BUT WAIT, THERE’S MORE…
Anchorage School District is a dues-paying member of the Association of Alaska School Boards. It should get a gold-plated certificate, considering how much it pays for its membership.
The school district also pays dues to the National School Board Association, which recently was caught collaborating with the White House to start treating parents as terrorists and have protesting parents investigated by the FBI.
The cost of belonging to these two organizations has been growing over the past decade in a state where the average annual education spend per pupil is nearly $18,000, more than 46 percent higher than the national average of about $12,200.
The dues Anchorage pays to the Association of Alaska School Boards has been exploding: It went from $1,954 in 2011 to $146,599 in 2021, a growth of more than 7,400 percent.
Payments to the National School Board Association have seesawed, according to the chart below, which has information obtained through a public records request. In the chart, it appears the small 2021 payment of $225 is simply because the payment has not yet been sent, received, or recorded.
The average cost of dues to these two school board associations is over $71,000 per year over the past 10 years, even as the number of students has dropped from about 50,000 to just under 43,000.
In fact, over the past five years, when student numbers have fallen fast, the Anchorage School District has paid the Association of Alaska School Boards an average of more than $95,000 per year.
In 2017, the AASB collected $547,541 as dues from public sources, and the AASB also received $598,107 in government grants that same year, according to the Alaska Policy Forum, which conducted a survey of these costs.
In terms of being represented on the association, Anchorage in a minority position compared to the other districts that are members. Anchorage School District may be the biggest, but has just five voting positions in the Association, which has 51 member districts in Alaska.
AASB is not without controversy. Last week, the AASB met in Anchorage to discuss incorporating the concept of “systemic racism” into its overall goals and objectives for the organization. And it booted out a citizen who was trying to film the proceedings, which inform school board policies across the state.
The Anchorage School District also belongs to the Council of Great City Schools, which is targeted toward the largest school districts in the country, and which pushes a radical leftist agenda, including Critical Race Theory, the theory that whites are inherently racist.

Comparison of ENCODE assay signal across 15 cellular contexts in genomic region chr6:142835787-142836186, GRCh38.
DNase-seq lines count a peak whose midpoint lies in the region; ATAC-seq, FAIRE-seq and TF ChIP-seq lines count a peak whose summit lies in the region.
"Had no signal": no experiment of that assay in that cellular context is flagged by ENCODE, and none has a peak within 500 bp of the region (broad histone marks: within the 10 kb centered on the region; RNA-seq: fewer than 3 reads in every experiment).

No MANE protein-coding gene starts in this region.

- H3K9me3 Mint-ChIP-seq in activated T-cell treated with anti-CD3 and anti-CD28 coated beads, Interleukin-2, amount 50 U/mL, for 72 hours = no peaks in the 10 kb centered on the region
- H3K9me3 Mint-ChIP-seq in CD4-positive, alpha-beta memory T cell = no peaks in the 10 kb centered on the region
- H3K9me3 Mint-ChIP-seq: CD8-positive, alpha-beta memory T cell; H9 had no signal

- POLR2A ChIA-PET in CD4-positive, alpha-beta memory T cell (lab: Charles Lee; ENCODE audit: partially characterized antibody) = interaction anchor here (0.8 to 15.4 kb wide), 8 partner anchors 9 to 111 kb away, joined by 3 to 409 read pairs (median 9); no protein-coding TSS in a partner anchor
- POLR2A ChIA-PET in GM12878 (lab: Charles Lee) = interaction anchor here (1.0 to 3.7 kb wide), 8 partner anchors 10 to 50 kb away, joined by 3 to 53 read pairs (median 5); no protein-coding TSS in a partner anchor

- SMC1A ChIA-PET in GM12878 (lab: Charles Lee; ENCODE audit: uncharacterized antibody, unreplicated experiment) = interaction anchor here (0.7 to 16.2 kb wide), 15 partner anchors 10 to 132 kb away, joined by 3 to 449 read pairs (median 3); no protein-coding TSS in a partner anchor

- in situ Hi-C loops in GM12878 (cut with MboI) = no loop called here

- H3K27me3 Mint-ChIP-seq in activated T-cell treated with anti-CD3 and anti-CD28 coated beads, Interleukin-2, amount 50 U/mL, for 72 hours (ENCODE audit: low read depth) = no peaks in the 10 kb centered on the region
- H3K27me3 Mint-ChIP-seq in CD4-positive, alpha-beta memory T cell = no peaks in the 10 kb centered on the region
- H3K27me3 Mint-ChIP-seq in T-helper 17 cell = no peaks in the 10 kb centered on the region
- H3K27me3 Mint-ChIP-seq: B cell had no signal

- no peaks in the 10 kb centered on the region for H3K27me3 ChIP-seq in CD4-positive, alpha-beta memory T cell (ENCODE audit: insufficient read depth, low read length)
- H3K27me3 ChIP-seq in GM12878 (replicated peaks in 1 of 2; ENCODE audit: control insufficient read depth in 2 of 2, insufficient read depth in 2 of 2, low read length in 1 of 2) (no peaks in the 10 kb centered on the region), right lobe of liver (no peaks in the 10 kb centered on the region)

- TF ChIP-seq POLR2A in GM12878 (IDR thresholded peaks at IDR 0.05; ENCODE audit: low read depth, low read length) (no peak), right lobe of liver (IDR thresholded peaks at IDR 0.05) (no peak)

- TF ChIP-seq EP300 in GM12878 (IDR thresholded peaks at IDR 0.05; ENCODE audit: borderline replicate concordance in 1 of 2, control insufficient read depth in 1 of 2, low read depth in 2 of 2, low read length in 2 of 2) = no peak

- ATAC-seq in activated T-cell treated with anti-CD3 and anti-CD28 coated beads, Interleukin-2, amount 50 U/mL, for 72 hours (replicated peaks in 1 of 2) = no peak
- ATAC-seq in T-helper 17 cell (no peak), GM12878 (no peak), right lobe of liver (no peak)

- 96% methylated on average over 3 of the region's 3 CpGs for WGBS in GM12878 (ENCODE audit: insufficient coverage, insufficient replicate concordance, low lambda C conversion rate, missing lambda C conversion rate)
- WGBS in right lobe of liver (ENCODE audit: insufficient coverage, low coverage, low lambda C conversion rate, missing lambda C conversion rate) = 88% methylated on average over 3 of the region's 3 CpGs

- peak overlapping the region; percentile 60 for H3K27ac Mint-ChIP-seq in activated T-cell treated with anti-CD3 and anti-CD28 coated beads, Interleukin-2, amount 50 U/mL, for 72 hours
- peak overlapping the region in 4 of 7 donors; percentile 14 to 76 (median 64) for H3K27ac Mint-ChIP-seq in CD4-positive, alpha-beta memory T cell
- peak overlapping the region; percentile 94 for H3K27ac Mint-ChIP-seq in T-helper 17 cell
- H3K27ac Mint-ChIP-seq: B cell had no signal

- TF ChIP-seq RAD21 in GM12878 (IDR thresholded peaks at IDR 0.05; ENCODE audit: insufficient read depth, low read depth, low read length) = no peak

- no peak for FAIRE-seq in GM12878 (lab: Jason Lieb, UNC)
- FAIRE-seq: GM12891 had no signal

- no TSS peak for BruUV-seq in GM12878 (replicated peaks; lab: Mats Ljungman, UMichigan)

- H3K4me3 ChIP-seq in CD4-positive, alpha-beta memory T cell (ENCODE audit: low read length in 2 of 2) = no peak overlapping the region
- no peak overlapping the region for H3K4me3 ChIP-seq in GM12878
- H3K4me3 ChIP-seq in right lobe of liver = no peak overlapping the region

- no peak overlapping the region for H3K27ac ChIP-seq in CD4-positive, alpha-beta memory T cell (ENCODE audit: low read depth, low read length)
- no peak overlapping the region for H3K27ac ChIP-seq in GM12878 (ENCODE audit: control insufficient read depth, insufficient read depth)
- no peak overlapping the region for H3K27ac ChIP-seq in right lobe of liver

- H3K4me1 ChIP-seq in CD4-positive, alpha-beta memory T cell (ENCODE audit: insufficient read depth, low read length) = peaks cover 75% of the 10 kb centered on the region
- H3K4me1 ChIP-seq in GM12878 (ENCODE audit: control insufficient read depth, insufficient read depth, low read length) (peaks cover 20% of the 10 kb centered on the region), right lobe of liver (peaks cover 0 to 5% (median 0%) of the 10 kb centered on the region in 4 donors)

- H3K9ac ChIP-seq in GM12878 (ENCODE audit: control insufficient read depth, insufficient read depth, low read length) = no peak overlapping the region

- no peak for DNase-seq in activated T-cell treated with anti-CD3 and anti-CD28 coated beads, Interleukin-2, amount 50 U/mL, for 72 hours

The dues Anchorage taxpayers pay for membership in CGCS are more than $40,000. See their dues sheet at this link.
But wait, there’s more: The Anchorage School District belongs to a group called the Coalition for Alaska Education Equity, for which there is a fee of more than $27,000 a year. In 2016, the group collected $160,571 in dues.
According to the Alaska Policy Forum, CEE collected $145,000 in membership dues, and an additional $171,982 in government grants. It’s main purpose is to sue the State of Alaska to get more money for rural school districts.
“Under the CEAAC banner, the organization focused on the perception of school inadequacies in rural Alaska by filing lawsuits asserting inequitable state funding, with two lawsuits being settled in CEAAC’s favor after years of legal wrangling,” the Alaska Policy Forum wrote.
“Despite a significant funding advantage over other states, Alaska has continued to produce very disappointing results in national standardized testing. Scores from the National Assessment of Educational Progress (NAEP) between 2003 and 2019 showed that Alaska’s combined math and reading standings sank more than any other state—ranking 49th or lower in six of eight categories by 2019,” APF wrote.
School Board member Dave Donley has in the past attempted to have the district end its membership in the Coalition for Education Equity because the Anchorage School Board is paying far too much for the value received. But it has since been added back to the budget.
Although the Coalition for Alaska Education Equity is a fringe group, the National School Board Association is a heavyweight and most Americans might see it as mainstream. And yet, after its recent missteps in trying to characterize parents as terrorists, nine state school board associations have pulled out of that national advocacy group.
According to Fox News, newly released internal emails reveal that the National School Boards Association actually coordinated with the White House and the Department of Justice before sending President Biden the “notorious letter that compared concerned parents to domestic terrorists. Emails provided to Fox News show that NSBA had coordinated with the White House for weeks beforehand,” Fox wrote.
“Viola Garcia, the NSBA president whom the Department of Education later named to a federal board, sent a memo to NSBA members on Oct. 11 (but dated Oct. 12), providing a timeline of the NSBA’s interaction with the White House ahead of the letter to Biden, which the NSBA sent on Sept. 29,” the story continues.
“Five days later, on Oct. 4, the DOJ issued a memo directing law enforcement to investigate threats to school boards. On Oct. 22, the NSBA issued an apology for the letter,” the News group wrote.
Board member Donley has asked the Anchorage School Board to censure the National School Board Association for its actions to cause the FBI to investigate protesting parents. His resolution was referred to the Governance Committee and it has not been seen since by the left-dominated Anchorage School Board.